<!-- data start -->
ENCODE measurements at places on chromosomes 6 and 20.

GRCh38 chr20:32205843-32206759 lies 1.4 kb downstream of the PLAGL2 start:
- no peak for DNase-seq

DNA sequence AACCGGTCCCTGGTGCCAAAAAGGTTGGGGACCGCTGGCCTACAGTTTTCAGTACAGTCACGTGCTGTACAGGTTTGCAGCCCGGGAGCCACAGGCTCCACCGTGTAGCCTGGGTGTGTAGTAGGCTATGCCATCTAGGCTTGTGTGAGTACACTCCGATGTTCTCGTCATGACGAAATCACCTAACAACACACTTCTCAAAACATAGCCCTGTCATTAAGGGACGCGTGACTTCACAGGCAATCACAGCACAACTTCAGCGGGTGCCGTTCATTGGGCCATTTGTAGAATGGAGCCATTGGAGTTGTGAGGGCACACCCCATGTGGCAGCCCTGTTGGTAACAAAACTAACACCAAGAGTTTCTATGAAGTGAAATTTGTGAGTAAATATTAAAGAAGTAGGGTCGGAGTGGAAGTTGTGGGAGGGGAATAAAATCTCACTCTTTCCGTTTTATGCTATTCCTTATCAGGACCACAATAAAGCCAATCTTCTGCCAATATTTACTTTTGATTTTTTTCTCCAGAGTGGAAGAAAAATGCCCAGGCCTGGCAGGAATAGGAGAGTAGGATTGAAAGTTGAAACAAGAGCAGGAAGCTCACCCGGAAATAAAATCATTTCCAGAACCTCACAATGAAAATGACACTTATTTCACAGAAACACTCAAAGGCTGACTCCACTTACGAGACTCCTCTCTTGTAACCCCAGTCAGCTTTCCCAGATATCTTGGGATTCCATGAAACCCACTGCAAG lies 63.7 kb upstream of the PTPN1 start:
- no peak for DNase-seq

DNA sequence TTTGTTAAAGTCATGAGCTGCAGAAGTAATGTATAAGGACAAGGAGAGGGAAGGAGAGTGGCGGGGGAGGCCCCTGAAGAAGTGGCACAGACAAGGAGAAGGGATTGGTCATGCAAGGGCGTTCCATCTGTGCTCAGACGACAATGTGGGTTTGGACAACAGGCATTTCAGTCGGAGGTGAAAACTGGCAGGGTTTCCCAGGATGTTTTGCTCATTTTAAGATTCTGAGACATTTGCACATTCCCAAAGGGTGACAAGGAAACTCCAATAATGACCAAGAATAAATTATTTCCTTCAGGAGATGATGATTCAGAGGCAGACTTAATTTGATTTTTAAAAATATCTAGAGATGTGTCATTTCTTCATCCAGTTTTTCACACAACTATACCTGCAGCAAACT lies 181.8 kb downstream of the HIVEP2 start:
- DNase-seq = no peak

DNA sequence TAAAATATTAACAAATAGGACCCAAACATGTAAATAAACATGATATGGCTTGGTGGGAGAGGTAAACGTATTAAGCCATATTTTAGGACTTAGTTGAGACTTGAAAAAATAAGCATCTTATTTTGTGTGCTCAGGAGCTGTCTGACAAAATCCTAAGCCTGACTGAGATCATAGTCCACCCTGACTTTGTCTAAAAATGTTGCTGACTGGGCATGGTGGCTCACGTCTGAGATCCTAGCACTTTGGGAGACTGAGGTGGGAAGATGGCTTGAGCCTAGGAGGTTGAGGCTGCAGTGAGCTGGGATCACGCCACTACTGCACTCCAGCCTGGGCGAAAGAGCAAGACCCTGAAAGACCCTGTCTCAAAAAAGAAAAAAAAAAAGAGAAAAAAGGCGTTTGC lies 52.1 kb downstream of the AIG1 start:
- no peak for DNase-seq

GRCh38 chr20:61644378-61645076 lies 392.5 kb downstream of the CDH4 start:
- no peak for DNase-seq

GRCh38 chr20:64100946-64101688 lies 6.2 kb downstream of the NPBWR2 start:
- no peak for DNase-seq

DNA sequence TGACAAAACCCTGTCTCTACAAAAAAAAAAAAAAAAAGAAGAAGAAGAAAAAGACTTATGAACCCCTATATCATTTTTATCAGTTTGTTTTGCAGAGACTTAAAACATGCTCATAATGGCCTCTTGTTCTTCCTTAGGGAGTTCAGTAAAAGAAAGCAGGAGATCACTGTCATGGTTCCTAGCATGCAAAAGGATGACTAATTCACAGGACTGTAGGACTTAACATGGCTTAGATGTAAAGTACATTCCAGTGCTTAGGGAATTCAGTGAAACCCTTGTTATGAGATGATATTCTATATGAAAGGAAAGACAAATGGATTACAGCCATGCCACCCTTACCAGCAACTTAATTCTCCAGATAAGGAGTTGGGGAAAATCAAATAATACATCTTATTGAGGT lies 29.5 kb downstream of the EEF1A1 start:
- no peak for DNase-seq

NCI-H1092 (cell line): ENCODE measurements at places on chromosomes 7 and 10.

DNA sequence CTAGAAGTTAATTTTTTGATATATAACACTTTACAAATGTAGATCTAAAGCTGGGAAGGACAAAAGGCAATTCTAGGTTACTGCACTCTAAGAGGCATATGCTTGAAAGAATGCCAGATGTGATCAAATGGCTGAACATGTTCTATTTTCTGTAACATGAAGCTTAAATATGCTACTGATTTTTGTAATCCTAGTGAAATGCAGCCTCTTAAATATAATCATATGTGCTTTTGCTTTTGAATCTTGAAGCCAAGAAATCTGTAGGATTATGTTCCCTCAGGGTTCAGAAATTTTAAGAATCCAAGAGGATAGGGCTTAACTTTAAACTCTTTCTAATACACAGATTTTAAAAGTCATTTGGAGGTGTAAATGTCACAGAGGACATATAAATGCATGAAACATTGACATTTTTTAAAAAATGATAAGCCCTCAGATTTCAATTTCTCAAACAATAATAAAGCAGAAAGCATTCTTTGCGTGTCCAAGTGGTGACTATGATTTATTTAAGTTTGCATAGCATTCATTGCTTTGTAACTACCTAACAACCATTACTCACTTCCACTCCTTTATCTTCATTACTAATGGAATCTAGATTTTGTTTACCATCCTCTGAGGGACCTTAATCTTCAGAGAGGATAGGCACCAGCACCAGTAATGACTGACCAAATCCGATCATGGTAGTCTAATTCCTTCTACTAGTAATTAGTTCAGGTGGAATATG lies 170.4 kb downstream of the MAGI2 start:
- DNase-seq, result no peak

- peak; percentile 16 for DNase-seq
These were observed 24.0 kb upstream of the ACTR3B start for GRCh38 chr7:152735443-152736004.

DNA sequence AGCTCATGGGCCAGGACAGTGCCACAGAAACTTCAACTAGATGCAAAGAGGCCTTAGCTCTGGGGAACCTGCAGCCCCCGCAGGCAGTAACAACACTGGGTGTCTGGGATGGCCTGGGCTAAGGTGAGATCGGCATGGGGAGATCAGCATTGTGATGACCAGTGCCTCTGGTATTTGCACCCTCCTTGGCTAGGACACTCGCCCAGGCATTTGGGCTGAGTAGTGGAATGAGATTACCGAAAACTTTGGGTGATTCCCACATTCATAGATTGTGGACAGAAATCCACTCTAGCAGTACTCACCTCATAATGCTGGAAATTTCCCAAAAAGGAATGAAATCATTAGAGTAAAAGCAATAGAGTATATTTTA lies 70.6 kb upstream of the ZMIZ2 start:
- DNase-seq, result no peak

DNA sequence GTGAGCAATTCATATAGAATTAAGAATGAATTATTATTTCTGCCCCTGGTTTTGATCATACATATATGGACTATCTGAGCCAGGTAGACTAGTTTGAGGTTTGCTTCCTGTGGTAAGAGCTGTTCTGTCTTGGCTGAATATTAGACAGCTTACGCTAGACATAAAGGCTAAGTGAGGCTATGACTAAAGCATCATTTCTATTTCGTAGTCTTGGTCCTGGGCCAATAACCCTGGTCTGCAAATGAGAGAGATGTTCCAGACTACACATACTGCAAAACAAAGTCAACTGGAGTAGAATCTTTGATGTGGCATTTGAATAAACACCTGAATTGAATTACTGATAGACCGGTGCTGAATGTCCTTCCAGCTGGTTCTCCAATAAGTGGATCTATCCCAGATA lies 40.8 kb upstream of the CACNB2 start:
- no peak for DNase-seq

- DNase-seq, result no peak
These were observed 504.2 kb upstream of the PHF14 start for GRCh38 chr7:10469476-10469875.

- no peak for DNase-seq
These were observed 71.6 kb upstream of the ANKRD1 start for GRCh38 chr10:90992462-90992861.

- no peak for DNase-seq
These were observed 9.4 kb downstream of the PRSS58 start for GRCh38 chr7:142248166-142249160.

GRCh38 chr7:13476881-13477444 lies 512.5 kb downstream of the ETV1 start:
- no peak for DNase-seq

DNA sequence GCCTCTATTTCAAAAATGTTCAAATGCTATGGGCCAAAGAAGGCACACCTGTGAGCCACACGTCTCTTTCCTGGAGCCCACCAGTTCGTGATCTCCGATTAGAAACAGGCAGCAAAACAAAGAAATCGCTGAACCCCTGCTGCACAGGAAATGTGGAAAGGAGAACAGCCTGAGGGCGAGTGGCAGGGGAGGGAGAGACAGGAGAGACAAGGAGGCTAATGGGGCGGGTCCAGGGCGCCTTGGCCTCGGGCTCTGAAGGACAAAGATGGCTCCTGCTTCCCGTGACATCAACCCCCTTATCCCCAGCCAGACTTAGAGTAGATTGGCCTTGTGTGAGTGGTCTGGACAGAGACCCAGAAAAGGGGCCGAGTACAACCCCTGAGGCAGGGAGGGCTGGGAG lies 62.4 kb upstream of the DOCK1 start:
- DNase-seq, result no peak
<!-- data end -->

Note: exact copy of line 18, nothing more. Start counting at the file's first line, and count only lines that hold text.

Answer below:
- DNase-seq, result no peak